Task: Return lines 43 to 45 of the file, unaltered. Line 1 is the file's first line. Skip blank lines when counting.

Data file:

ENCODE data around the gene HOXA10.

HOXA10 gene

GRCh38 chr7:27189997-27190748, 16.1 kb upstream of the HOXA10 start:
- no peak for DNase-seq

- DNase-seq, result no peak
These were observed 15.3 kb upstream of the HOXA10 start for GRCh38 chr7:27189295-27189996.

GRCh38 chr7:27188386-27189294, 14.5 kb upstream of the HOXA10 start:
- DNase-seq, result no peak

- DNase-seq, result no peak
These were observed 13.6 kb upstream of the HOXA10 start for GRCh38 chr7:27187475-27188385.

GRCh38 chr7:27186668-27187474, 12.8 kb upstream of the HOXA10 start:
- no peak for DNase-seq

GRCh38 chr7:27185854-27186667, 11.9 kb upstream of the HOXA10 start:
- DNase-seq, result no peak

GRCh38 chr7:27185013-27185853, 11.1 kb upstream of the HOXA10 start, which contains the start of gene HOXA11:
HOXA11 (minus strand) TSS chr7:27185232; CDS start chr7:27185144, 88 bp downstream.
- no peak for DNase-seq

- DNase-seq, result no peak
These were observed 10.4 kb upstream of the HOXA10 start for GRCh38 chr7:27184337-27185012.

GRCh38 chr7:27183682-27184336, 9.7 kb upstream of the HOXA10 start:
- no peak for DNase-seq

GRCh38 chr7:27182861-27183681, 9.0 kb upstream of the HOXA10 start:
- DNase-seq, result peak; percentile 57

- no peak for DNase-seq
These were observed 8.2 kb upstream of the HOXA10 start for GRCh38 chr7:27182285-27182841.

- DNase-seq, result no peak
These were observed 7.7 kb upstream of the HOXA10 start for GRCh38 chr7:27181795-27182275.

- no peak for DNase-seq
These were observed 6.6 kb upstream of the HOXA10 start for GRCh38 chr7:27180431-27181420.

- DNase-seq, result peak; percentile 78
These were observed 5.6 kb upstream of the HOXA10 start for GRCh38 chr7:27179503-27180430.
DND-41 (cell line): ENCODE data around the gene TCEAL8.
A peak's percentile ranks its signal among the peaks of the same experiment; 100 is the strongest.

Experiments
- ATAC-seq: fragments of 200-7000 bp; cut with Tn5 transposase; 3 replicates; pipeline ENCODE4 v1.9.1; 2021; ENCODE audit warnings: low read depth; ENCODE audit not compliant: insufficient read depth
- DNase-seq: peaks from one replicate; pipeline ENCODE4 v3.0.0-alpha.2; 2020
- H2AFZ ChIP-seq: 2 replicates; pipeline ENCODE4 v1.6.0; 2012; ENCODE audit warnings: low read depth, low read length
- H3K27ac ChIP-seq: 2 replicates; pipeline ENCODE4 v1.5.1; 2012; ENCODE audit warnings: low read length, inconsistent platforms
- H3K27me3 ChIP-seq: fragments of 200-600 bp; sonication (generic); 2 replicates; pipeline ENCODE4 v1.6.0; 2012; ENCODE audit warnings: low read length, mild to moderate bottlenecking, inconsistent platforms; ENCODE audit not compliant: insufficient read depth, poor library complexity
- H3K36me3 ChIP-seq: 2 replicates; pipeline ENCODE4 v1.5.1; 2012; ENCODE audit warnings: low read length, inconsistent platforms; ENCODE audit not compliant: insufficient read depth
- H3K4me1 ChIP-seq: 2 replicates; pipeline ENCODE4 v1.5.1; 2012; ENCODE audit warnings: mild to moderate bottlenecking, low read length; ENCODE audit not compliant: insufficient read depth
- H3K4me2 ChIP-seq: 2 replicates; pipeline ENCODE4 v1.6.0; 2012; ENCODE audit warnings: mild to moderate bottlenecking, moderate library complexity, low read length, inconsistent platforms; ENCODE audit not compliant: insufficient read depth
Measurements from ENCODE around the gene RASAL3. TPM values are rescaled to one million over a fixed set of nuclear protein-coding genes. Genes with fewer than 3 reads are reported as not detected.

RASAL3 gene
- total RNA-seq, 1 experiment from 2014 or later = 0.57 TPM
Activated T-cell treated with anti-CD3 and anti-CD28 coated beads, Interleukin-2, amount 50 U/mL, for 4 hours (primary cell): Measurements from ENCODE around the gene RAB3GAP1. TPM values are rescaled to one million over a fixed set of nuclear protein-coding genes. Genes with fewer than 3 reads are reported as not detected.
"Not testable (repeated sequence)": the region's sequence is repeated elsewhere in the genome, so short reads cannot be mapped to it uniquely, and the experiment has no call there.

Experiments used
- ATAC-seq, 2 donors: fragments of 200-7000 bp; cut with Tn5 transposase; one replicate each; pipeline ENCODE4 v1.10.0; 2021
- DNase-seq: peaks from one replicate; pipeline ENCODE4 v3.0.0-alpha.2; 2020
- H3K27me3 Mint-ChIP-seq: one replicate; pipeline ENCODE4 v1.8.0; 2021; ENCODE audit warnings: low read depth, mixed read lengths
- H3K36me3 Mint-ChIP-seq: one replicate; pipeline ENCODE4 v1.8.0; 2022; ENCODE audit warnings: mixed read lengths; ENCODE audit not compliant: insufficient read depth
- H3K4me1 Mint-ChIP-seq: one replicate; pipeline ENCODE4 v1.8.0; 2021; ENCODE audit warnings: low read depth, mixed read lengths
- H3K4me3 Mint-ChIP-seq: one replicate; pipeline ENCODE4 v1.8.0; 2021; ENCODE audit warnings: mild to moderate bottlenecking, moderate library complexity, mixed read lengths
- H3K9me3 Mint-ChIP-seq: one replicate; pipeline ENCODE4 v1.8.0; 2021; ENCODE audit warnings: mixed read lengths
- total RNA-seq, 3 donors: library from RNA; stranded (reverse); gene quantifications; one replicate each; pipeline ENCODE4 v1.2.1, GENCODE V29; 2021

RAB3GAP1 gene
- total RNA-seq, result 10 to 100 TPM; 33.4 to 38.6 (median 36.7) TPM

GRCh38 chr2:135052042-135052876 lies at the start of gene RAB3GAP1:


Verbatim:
Measurements from ENCODE around the gene RASAL3. TPM values are rescaled to one million over a fixed set of nuclear protein-coding genes. Genes with fewer than 3 reads are reported as not detected.

RASAL3 gene
- total RNA-seq, 1 experiment from 2014 or later = 0.57 TPM